Other permanent exhibits include the crystal-like Spectralline by the American company SOFTlab, which uses acrylic glass, aluminum and LED lights to create the image of crystals growing out of the wall in the 21c entrance, and the glass changes colors, thanks to a dichroic film as viewers move under it.
Other permanent pieces include Dutch artist Tord Boontje’s Ice Branch Chandelier, made from Swarovski crystals, which hangs over a lounge area adjacent to the check-in desk — themselves an artwork of sorts, made from steamer trunks — and under that sits American artist Ned Kahn’s Aeolian Landscape, which will utilize sand and air to create an ever-changing desert landscape. The floor of the private dining room in the safe of the former bank building is also a work of art: ceramic tiles by Leslie Lyons and JB Wilson called BRASS and featuring images of bullet casings.
What promises to keep people coming back are rotating exhibits, and Stites notes that every new location opens with a newly curated exhibit that has a local tie. Lexington opens with Dress Up/Speak Up: Costume and Confrontation, a show presenting clothing and costume to represent cultures, realities and aspirations in a variety of media from 22 artists representing more than a dozen nations.
Featured in the exhibit is Jamaican artist Ebony G. Patterson, an associate professor of painting at the University of Kentucky.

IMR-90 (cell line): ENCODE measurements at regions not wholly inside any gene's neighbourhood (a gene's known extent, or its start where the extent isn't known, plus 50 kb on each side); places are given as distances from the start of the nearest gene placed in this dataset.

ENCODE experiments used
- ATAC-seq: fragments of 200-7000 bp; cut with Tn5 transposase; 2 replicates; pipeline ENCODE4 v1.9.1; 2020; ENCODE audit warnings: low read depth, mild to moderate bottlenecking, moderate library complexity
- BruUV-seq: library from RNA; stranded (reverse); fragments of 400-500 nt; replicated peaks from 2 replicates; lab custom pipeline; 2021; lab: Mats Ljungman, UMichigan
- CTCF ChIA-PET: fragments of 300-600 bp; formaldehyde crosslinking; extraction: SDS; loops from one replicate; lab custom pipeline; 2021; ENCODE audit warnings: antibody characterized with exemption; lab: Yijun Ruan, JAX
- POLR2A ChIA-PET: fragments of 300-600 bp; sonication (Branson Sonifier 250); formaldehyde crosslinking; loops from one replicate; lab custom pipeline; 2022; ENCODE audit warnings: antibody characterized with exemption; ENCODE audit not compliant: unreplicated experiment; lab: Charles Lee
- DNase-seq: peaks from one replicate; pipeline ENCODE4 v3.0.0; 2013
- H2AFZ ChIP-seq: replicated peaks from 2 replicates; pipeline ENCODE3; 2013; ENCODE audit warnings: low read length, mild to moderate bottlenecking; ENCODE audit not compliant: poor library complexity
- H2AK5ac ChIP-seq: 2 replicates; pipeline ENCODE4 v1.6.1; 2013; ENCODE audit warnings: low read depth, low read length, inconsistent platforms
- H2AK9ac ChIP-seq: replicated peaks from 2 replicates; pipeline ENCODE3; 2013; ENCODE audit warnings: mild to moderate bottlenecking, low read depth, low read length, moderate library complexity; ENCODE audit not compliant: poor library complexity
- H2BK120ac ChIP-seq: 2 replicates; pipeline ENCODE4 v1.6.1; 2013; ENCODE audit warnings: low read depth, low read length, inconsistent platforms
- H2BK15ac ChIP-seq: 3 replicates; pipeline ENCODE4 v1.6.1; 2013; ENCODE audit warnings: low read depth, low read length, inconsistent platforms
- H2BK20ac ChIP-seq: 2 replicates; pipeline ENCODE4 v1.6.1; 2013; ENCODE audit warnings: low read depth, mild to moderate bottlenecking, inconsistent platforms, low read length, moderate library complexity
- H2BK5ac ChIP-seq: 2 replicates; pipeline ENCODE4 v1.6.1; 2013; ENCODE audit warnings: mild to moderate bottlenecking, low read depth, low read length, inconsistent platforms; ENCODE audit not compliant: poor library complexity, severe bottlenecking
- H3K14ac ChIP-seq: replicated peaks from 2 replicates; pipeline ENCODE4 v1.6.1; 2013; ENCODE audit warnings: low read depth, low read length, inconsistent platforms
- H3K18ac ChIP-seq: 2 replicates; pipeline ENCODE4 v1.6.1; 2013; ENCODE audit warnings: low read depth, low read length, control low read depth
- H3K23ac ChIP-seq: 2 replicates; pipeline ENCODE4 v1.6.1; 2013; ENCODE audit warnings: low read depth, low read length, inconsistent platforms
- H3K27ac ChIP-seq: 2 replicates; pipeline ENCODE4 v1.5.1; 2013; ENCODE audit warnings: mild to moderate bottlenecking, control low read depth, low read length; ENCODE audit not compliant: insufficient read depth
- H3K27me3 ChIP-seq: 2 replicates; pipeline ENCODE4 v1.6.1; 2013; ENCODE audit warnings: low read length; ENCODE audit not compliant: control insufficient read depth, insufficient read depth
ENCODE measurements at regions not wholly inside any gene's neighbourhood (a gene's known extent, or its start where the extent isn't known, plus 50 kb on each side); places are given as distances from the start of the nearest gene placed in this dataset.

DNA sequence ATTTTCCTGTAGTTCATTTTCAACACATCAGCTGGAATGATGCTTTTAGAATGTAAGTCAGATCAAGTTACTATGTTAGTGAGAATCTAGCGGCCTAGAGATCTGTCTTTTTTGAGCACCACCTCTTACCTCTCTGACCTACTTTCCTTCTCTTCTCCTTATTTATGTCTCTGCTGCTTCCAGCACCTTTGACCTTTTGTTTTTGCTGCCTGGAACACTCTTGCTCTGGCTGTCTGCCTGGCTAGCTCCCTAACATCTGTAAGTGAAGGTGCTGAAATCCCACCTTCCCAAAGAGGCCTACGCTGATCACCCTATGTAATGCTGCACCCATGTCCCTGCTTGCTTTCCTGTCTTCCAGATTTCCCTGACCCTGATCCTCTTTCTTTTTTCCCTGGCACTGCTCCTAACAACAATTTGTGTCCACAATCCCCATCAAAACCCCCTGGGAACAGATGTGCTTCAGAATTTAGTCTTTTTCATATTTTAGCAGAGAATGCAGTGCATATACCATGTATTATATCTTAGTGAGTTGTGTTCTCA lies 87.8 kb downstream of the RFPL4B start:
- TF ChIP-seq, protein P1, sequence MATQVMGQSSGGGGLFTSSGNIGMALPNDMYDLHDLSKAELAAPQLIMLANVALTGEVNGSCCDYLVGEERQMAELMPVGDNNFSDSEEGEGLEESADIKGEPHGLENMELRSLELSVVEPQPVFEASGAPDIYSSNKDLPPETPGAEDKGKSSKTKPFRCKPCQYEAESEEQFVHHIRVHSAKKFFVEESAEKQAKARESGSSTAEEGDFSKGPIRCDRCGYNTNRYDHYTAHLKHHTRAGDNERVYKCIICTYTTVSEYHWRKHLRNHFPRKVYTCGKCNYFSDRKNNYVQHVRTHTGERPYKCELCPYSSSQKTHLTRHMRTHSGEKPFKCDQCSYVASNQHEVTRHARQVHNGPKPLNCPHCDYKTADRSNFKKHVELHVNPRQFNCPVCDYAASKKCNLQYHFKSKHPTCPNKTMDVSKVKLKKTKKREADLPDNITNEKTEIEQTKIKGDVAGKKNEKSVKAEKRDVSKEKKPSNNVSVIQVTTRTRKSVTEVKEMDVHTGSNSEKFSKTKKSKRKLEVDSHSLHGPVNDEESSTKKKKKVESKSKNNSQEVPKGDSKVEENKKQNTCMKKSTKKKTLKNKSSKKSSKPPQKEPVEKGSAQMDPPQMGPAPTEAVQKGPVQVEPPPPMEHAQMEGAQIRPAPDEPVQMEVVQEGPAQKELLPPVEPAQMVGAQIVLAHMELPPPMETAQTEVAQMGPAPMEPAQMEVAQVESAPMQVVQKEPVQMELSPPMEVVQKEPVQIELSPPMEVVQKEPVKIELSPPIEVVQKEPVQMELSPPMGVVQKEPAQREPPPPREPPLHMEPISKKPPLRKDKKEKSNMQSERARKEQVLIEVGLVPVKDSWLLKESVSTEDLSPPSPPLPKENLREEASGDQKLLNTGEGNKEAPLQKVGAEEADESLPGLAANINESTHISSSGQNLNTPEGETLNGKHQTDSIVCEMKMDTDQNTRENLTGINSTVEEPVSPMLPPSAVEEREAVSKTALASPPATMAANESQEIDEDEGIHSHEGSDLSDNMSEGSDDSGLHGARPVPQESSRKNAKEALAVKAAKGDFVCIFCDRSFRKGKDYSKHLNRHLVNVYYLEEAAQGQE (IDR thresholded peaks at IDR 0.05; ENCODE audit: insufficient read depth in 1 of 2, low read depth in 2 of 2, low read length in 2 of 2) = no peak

“I am very happy to be presenting her work,” Stites says of Patterson, whose art has been exhibited at venues in New York, Washington D.C., Miami, the Caribbean and more. “Much of Ebony’s work draws its visual language, the figures, the way that they’re adorned, the way that they’re posed, from Jamaican dance hall culture and gang culture. There are certainly references that are familiar to American hip hop.”
A number of Patterson’s works are tapestries, backed by wallpaper and bedazzled, often illustrating the invisible nature of lower classes. There are also video works, paintings and mixed media works complemented by works by many other artists throughout the establishment’s gallery space using dress to comment on culture. As a contemporary gallery, working with mostly living artists, Stites says the work by nature addresses current issues and society.
Dress Up/Speak Up will run into September, and then it will likely travel to other 21c locations as other exhibits roll into Lexington.
“When they travel, they always change because the buildings are always different and we look for opportunities to include new work that’s an acquisition or on loan, or we may want to shift the theme a bit because of what’s happening in the world,” Stites says, noting an exhibit of Cuban art was updated as normalization of relations with Cuba were announced while it transferred from one location to another. “One of the advantages of working with contemporary art is you are reacting to what’s happening around you.”
And as 21c opens more locations, Stites says it is exciting to share that experience with more communities.
“It seems to bring vitality,” Stites says. “Often it brings art that might not have been seen before ... so people tend to be excited and curious. Curiosity has become a hallmark of our audiences.”